Buffalo is just now beginning to reel from the loss of artist and artisan Jonathan Casey. Jonathan has left a hole that will never be filled, because in all honesty there will never be another person like Jonathan.
When I first got to know Jonathan as a creative tour de force, I remember thinking, “Thank God Buffalo finally has its act together, because in years past we never would have managed to keep someone like this happy and satisfied. We need to keep this guy in Buffalo. How do we keep him busy?”
It turns out that Jonathan constantly kept himself busy. He was always up to something. And everyone wanted to be a part of “The Jonathan Show”.
I fondly recall the energetic anticipation every time Jonathan buzzed me on the phone. Whenever I saw his name show up on caller ID, I knew I was in for a treat. My favorite phone call was when Jonathan said something along the lines of, “Hello Newell, would you like to come see my wooly mammoth?” The funny thing is, for whatever reason this inquiry didn’t even phase me. It was almost like I expected the phone call and the question. “Sure,” I answered. “Where is it?” Moments later, I was standing in front of a life-size wooly mammoth, deep in the heart of the West Side, on a street that I was completely unfamiliar with. But it all seemed so natural, because I was standing next to Jonathan, who was beaming with pride.
It was right after the wooly mammoth adventure that my phone began to light up. Suddenly, Jonathan was working on projects all over Buffalo. Here was a guy who first ventured onto Chandler Street when no one else knew it was there. He planted a flag in the form of series of whacked out murals on the side of his studio building, and began to fabricate an assortment of concrete works – mostly industrial furniture, which was captivating to say the least. Then it was dinosaur bones for a children’s park, and a bone-shaped bench for a dog park… the works just kept coming and coming (see here). Jonathan was happy. And when Jonathan was happy, Buffalo was happy.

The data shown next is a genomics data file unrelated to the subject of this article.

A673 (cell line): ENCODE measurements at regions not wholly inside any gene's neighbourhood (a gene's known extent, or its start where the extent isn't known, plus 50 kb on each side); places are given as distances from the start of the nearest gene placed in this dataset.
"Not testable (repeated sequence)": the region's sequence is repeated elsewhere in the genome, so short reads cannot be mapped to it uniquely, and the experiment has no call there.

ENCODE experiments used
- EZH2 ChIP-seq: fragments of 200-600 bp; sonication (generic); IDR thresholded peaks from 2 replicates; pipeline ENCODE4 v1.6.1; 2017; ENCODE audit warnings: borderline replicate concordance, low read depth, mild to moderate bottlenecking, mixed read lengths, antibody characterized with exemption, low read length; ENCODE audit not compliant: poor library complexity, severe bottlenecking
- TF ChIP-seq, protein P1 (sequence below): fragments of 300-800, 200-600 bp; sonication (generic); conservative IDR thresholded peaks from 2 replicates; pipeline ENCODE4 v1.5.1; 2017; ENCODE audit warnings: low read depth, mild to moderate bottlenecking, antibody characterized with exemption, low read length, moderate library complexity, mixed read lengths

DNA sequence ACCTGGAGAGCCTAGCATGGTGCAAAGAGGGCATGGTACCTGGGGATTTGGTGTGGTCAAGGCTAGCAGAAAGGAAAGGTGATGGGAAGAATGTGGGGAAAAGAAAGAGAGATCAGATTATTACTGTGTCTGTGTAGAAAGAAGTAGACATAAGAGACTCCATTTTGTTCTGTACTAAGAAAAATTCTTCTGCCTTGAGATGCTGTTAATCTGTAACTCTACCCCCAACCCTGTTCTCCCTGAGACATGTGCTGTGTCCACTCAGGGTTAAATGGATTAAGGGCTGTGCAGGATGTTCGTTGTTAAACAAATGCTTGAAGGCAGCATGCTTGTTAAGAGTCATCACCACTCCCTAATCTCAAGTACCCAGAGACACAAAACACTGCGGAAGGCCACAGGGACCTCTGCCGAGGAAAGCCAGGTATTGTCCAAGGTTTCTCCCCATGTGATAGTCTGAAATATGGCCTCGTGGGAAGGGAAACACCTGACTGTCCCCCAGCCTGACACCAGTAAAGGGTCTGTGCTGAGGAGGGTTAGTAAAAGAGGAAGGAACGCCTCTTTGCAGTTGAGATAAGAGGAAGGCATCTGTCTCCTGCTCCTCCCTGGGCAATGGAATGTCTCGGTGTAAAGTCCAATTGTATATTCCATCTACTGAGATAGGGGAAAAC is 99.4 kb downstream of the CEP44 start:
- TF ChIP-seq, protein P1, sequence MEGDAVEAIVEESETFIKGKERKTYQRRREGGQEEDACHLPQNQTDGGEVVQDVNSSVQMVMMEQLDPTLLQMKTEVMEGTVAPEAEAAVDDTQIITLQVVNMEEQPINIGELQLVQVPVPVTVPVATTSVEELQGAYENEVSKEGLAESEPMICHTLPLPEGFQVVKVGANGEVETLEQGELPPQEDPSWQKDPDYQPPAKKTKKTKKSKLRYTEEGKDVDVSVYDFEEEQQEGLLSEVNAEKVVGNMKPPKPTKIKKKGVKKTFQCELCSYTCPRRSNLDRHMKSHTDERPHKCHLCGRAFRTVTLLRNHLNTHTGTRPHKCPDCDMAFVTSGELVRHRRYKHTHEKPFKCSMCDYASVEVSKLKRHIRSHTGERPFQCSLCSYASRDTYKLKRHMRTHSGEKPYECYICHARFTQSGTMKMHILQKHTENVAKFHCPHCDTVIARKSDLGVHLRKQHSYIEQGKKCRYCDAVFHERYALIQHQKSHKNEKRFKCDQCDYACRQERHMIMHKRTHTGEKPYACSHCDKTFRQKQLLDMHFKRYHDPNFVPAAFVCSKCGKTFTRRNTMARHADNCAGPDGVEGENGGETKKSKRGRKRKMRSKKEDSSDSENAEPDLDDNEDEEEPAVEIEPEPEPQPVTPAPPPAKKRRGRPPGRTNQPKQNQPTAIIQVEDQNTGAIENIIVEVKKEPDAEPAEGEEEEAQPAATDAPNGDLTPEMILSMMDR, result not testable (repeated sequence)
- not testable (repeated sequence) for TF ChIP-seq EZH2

I was so excited to see Jonathan getting recognized for his creativity, his zeal, and his fashioned works. Not only did he get a commission for his sculpture titled Connectivity at Niagara Square, he also landed the contract to work on the new African-American Veterans Memorial at the Buffalo & Erie County Naval and Military Park. Jonathan and his design and fabrication business, Solid 716, were the talk of the town and the toast of the town.
It wasn’t until I heard that Jonathan had passed, that I learned that he was one of the focal painted figures in artist Logan Hicks’ Walking Back in Time mural, which I wrote about last July. Looking at the image of Jonathan, perched on the street curb, seemingly in his own world, deep in thought, with the street light shining down upon him, and City Hall in the background… man, it’s like this painting was some sort of premonition. I don’t mean that in a foreboding way, I mean it in a soul-stirring way. While everyone else in the mural appears happy, and engaged with one another, here is this self-reflective figure that seems a little out of place – once again, not in a bad way. To me, Jonathan was the rogue Buffalonian who was always on the lookout for whatever was to come his way. And whatever came his way, he embraced it wholeheartedly. For Jonathan, it was all or nothing.
It’s hard to imagine a Buffalo without Jonathan… especially at this time, when we need him most. His outlandish personality, inherent talent, limitless vision, and adventurous spirit helped to build this city in ways that only Jonathan could muster. But in the end, it was his love for his friends and family (one in the same) that made him such a treasure. Those who knew Jonathan will always remember him as the shining star that he became.
I know that it sounds cliché, but if there was ever someone who lived up to the quote by Lao Tzu…
“The flame that burns Twice as bright burns half as long.”
… it would have to be Jonathan.